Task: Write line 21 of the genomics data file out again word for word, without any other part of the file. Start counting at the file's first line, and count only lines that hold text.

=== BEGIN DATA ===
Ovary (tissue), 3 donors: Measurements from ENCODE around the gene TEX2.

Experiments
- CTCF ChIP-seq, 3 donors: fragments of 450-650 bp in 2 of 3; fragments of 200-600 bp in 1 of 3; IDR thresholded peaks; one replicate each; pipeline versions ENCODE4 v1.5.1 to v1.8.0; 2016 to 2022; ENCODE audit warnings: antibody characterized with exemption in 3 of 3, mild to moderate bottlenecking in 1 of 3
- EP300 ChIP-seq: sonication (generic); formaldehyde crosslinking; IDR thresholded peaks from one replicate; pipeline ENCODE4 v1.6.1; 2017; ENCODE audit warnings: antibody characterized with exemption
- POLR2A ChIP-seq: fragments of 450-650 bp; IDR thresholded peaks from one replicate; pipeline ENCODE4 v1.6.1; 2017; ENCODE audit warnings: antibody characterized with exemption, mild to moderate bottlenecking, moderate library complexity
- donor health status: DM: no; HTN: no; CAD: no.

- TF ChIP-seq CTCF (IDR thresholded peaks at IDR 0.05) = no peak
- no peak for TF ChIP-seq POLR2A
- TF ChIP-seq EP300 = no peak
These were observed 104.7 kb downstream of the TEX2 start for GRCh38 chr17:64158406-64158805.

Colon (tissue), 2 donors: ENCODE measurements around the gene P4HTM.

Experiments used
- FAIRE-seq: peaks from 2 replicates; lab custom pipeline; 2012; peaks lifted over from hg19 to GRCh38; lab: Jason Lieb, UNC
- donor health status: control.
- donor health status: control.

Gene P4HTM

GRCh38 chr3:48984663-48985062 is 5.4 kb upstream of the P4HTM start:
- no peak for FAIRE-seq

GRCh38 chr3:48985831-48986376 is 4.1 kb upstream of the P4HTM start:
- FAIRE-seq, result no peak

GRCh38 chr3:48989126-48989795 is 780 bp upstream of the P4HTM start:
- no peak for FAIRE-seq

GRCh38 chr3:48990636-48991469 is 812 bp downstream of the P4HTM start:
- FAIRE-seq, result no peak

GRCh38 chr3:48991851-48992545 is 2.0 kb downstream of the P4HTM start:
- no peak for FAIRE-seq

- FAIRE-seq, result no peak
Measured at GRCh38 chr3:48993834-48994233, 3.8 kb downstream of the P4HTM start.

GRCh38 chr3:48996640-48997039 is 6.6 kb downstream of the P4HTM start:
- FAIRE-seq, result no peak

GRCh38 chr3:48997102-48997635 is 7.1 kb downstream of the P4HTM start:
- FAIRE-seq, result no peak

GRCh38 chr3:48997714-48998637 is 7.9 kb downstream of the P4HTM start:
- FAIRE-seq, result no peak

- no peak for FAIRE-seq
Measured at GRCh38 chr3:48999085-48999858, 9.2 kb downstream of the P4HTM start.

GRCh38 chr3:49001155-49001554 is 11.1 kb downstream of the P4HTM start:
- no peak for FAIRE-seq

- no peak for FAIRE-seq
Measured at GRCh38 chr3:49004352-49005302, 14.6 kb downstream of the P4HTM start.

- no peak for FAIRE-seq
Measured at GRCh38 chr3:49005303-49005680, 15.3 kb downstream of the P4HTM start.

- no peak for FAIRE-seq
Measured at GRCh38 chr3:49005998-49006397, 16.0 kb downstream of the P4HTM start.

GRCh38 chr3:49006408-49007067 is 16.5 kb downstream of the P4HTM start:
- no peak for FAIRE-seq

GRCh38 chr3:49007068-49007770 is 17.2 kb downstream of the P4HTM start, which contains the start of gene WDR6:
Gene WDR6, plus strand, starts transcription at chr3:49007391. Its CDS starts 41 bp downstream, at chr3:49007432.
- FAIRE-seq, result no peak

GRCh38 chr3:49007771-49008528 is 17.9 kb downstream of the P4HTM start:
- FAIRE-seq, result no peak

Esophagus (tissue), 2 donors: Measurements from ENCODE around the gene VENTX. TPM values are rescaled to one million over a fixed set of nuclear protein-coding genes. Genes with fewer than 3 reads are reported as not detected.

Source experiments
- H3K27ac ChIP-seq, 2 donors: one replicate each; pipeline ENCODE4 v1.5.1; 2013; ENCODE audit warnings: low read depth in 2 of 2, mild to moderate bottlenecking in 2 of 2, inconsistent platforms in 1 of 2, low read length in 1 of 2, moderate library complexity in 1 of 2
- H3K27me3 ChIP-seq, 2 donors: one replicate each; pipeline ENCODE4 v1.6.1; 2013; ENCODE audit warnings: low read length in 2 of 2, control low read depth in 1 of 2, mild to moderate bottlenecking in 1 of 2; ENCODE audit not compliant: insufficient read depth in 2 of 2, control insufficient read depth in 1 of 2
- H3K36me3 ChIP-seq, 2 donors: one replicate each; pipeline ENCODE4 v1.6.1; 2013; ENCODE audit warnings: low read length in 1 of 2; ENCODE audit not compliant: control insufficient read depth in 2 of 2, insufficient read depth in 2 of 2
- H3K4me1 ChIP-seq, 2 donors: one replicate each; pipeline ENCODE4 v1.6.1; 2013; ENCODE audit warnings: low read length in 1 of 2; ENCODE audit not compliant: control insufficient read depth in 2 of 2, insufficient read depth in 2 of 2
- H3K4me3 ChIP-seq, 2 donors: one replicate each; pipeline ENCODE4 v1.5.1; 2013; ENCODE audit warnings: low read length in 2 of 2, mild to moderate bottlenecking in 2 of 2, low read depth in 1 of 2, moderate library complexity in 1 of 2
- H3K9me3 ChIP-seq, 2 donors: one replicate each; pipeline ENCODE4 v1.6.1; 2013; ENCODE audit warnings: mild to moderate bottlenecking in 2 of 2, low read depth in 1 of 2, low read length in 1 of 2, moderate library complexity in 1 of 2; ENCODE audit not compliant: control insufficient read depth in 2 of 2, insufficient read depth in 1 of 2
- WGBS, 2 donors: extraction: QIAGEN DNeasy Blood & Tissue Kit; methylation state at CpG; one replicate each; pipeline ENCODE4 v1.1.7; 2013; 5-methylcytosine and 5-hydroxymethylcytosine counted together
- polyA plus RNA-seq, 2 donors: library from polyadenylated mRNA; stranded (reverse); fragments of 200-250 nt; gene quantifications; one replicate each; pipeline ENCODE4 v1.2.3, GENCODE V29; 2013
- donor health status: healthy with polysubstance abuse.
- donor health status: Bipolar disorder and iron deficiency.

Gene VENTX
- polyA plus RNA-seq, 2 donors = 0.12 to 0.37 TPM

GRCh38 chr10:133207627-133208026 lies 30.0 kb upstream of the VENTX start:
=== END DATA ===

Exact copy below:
GRCh38 chr3:48989126-48989795 is 780 bp upstream of the P4HTM start: